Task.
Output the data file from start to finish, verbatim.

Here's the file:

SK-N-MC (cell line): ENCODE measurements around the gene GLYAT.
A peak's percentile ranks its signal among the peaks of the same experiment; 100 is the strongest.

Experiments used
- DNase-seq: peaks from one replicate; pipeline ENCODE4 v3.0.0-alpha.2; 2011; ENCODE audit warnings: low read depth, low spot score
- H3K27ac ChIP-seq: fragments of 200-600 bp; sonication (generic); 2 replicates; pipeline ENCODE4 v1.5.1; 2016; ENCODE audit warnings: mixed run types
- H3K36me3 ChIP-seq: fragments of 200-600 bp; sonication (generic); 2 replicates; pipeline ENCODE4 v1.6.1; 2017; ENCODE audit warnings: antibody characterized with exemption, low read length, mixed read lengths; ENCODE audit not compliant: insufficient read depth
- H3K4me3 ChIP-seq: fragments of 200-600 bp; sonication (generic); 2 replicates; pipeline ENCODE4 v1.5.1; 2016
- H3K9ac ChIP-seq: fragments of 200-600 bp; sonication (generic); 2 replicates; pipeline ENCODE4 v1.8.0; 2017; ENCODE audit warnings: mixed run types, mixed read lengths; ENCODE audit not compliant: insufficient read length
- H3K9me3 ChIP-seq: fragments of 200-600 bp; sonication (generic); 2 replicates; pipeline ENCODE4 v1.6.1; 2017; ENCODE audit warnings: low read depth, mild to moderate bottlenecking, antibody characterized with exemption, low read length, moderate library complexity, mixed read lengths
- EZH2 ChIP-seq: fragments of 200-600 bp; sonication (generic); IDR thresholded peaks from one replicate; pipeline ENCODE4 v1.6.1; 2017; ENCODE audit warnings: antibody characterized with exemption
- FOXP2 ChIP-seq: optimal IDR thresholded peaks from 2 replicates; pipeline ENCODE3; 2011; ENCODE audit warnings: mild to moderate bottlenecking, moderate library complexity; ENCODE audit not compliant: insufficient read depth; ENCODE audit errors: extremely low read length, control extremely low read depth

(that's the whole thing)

SK-N-MC (cell line): ENCODE measurements around the gene GLYAT.
A peak's percentile ranks its signal among the peaks of the same experiment; 100 is the strongest.

Experiments used
- DNase-seq: peaks from one replicate; pipeline ENCODE4 v3.0.0-alpha.2; 2011; ENCODE audit warnings: low read depth, low spot score
- H3K27ac ChIP-seq: fragments of 200-600 bp; sonication (generic); 2 replicates; pipeline ENCODE4 v1.5.1; 2016; ENCODE audit warnings: mixed run types
- H3K36me3 ChIP-seq: fragments of 200-600 bp; sonication (generic); 2 replicates; pipeline ENCODE4 v1.6.1; 2017; ENCODE audit warnings: antibody characterized with exemption, low read length, mixed read lengths; ENCODE audit not compliant: insufficient read depth
- H3K4me3 ChIP-seq: fragments of 200-600 bp; sonication (generic); 2 replicates; pipeline ENCODE4 v1.5.1; 2016
- H3K9ac ChIP-seq: fragments of 200-600 bp; sonication (generic); 2 replicates; pipeline ENCODE4 v1.8.0; 2017; ENCODE audit warnings: mixed run types, mixed read lengths; ENCODE audit not compliant: insufficient read length
- H3K9me3 ChIP-seq: fragments of 200-600 bp; sonication (generic); 2 replicates; pipeline ENCODE4 v1.6.1; 2017; ENCODE audit warnings: low read depth, mild to moderate bottlenecking, antibody characterized with exemption, low read length, moderate library complexity, mixed read lengths
- EZH2 ChIP-seq: fragments of 200-600 bp; sonication (generic); IDR thresholded peaks from one replicate; pipeline ENCODE4 v1.6.1; 2017; ENCODE audit warnings: antibody characterized with exemption
- FOXP2 ChIP-seq: optimal IDR thresholded peaks from 2 replicates; pipeline ENCODE3; 2011; ENCODE audit warnings: mild to moderate bottlenecking, moderate library complexity; ENCODE audit not compliant: insufficient read depth; ENCODE audit errors: extremely low read length, control extremely low read depth